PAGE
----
The 10 Best Sushi Knives
This wiki has been updated 12 times since it was first published in October of 2018. For many, there are few foods more enjoyable than expertly-prepared sushi and sashimi, but they can both be very pricey when eating out. Whether you settle on a yanagi-ba, kiritsuke, takobiki, or general-purpose sujihiki slicer, one of these premium knives will help you make your favorite raw fish dishes right in the comfort of your own home, and for a fraction of what they cost at a restaurant. When users buy our independently chosen editorial picks, we may earn commissions to help fund the Wiki.
October 22, 2020:
The type of knife most commonly associated with sushi is called the yanagi-ba, which is generally quite long, as well as thin, light, absurdly sharp, and designed with a single-bevel edge that's especially suited to preparing premium nigiri from fish filets that have already been prepped and deboned. The Yoshihiro Kasumi is a clear winner in this traditional style, thanks to its renowned handmade craftsmanship, length, fit and finish, and use of the White #2 alloy that many trained chefs prefer. The Yoshihiro Yanagi is every bit as high-quality, and uses the Blue #2 alloy that has some positive and negative tradeoffs vs the White alloys. On the slightly less expensive side, the Tojiro F-1059 is still definitely a high performer, and its price-to-performance ratio is even better when you consider its 300-millimeter blade.
There are also a couple different subtypes of yanagi-ba. One is represented here by the Yoshihiro Takobiki, and you can tell that it's a specialty knife due to its reverse-angle tip, which is specifically intended for cutting the rubbery flesh of an octopus. The Yoshihiro Hongasumi, on the other hand, is called a kiritsuke yanagi-ba, and it's a bit heavier than the normal variety, which can make it easier to cut through some substances.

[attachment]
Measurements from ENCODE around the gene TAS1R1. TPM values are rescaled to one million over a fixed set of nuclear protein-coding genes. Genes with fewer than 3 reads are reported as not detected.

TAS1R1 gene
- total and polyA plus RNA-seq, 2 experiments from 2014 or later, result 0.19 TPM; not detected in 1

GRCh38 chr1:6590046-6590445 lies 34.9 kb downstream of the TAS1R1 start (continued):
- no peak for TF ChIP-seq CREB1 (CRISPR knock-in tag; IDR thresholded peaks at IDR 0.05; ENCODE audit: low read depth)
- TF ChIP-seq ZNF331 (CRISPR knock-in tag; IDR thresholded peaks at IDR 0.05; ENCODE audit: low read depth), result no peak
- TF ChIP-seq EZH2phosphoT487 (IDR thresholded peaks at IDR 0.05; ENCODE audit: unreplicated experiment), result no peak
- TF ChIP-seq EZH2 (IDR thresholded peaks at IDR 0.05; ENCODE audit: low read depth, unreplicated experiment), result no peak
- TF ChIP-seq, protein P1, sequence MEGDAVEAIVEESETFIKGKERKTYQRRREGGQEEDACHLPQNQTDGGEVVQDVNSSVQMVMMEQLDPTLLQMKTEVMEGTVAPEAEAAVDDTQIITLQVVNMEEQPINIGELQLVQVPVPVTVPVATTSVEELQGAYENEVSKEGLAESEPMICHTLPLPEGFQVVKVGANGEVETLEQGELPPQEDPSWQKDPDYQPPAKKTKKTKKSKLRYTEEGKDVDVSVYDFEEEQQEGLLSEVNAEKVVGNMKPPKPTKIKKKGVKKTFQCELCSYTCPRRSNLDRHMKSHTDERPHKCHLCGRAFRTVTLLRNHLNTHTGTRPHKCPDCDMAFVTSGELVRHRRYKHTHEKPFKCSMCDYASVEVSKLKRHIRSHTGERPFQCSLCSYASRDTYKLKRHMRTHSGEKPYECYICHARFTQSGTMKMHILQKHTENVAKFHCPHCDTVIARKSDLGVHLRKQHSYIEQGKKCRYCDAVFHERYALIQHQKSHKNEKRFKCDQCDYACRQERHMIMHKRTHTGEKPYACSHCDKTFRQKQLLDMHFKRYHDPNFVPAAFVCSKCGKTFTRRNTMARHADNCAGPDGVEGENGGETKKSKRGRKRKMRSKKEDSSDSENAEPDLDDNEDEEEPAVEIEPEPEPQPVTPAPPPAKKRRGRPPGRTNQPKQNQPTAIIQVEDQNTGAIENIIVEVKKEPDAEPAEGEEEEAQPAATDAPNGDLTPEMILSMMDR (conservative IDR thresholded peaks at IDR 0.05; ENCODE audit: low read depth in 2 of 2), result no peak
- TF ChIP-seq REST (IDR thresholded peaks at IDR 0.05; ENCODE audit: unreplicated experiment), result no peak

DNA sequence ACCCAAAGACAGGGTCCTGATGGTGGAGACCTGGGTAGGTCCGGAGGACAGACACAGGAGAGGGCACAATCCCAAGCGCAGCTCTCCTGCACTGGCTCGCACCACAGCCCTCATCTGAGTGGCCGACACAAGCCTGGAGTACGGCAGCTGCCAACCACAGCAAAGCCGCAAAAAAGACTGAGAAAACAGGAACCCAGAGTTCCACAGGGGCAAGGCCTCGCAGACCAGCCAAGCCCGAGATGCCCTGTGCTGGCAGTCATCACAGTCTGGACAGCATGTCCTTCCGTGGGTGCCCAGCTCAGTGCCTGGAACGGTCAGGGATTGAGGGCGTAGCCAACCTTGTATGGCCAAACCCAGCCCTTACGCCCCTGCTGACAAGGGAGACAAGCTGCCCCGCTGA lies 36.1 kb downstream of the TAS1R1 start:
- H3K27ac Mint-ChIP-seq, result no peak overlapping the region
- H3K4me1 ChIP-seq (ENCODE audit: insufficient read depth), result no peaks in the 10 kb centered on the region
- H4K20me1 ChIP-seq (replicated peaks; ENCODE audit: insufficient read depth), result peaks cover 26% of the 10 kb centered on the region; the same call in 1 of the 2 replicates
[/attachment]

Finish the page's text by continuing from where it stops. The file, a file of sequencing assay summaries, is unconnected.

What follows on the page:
However, the yanagi-ba is not the only type of sushi knife, and unless you're dead set on making nigiri, you might be well-served to get something that's more versatile, which means, just about anything that has a double bevel. Furthermore, single-bevel knives have a noticeable learning curve as compared to common chef's knives, so a yanagi-ba isn't the best idea for most beginners.
The Misono Sujihiki is the simplest and easiest to care for of the double-bevel slicers, while the Misono Swedish slicer is a bit harder to keep from rusting, but offers a superior edge. For what it's worth, Misono also makes a variety of even more popular knives using those same two high-quality alloys.
One last thing that you may notice is that almost all of these are extremely expensive. Because sushi knives aren't in huge demand, their base prices tend to be higher. Another unfortunate part of buying kitchen knives is that it can be hard to wade through all the no-name knock-off brands, and buying the cheapest sushi knife available might not be the best idea. The Mercer Culinary Sashimi is generally the best choice for a budget-friendly model, but if you'll be using it a lot, we highly recommend taking a step up to one of the Tojiros, or better.
November 09, 2018:
Many knives on the market claim to made for making sushi, but the Japanese and professional chefs know that only single-beveled blades should be used for preparing raw fish in this traditional style. For that reason, we discounted any knife that didn't feature a single-bevel design. From that point, we did our best to include as many handcrafted models as possible, while still making sure to add a few lower cost options for the amateur home cooks.
Takeda Hamono Takeda-san and his apprentices are true craftsmen, and their talent is apparent when holding any of their truly high-end pieces. The Yanagiba is, of course, highly recommended knife for true sushi enthusiasts, and in our experience, the 21-centimeter Sasanoha Gyuto is one of the lightest and most special blades of any type on the market. takedahamono.com